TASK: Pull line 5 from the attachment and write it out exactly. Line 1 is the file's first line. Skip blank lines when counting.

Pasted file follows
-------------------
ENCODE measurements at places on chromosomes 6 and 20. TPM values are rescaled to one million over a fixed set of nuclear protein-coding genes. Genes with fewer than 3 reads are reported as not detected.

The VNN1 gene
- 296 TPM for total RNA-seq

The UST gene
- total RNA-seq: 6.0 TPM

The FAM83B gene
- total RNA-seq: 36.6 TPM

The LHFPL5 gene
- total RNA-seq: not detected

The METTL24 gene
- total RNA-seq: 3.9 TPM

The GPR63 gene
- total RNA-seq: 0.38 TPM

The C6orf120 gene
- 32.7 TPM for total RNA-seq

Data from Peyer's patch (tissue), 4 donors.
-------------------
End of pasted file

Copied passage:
- total RNA-seq: 6.0 TPM